6. Do not neglect the instructions for machine basting the freezer paper templates after they have been pressed to the fabric (page 9). This is essential to the success of this method for those who have never tried it. It will avoid "pop-off," frustration, annoyance, and eventual defeat. This method produces too good a final product to have anyone giving up on it. Should the freezer paper come loose while working with it, stop and re-press in place.
  7. This session can end with them having their turn-under allowances basted and ready to assemble. If not, they can finish this part at the next session.
  8. If there is time, have show and tell. The more interaction you can encourage, the more likely they are to start another project.

This is applique time. All the hard work is behind them. This session will be stress-free.

  1. Discuss geometric fabrics and quilting without marking. If the shop has the trunk show quilts on display, call attention to them and observe how the quilting was done.
  2. Have geometric fabric squares (24" x 24") to hand out for backing. Since students likely will have no experience with this technique, the simplest design for them will be to do cross-hatching in the circle behind the fan and parallel lines in the background surrounding the circle. These two exercises will be done from the back.
  3. You might also suggest that some of the students might like to try echo quilting in the circle around the fan instead of cross-hatching. This echo quilting could be done from the front. Then they could go to the back side to do their parallel lines in the rest of the background. Just another way to develop variety in what each is doing.
  4. For the hand-out geometric, choose a fabric that has straight lines on the bias in two directions. Pin-dot fabrics would also work or any intermittent design that shows imaginary straight lines that can be followed easily.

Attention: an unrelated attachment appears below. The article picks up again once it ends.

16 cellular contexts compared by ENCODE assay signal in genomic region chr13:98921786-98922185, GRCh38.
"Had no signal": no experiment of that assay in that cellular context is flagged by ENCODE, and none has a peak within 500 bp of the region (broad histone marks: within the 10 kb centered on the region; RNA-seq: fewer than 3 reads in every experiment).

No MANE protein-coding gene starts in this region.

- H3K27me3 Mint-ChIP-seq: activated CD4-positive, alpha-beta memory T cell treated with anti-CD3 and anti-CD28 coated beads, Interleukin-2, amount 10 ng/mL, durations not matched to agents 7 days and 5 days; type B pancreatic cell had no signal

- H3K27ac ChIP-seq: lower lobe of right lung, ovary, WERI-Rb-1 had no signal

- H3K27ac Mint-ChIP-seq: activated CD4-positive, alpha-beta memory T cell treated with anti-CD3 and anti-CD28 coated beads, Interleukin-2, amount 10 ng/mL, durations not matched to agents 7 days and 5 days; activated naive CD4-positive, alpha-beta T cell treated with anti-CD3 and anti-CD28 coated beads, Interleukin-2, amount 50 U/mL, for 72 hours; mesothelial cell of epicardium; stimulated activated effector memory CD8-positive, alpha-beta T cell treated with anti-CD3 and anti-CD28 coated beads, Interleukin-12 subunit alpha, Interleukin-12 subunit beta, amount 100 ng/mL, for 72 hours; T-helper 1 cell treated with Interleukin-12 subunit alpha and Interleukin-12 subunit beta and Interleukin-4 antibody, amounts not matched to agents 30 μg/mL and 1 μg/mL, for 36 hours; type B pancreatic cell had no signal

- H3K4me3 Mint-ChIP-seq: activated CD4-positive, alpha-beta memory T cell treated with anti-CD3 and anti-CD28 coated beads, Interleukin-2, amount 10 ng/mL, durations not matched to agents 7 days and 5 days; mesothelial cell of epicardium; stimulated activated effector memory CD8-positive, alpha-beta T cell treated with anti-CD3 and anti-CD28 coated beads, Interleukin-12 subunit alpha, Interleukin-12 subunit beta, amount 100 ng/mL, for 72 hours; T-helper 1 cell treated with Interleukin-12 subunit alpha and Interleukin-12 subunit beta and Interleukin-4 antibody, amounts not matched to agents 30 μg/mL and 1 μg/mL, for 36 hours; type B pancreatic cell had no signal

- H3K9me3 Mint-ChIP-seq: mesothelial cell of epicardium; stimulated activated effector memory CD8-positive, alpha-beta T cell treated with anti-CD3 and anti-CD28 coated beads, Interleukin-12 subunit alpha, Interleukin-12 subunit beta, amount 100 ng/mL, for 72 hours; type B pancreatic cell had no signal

5. If you can find a variety of fabrics that would achieve the same results all the better. They will have more opportunity for discussion at show-and-tell time.
  6. The safest color to choose would be light since you will not know what fabrics the students will choose for their pillow fronts.
  7. Show and tell, if time allows.

Homework: Layer the top, batting, and backing. Baste. Bring back to session 3 ready for quilting.

Refer to page 12 for instructions concerning outline quilting around the fan and circle. For those who choose echo quilting around the fan, do this now from the front. For those who will do cross-hatching in the circle, turn to the back side and work from there.

Now for the parallel lines in the remaining area. This will also be done from the back. See first photo on page 12 of book and quilt four diagonal lines from the circle out to each of the four corners. After this is completed, it is just a matter of filling in the sides with lines parallel to these diagonals.

SESSION 4 (optional)
Construct pillow. Discuss doing another project from the book. They could do it on their own or in another class.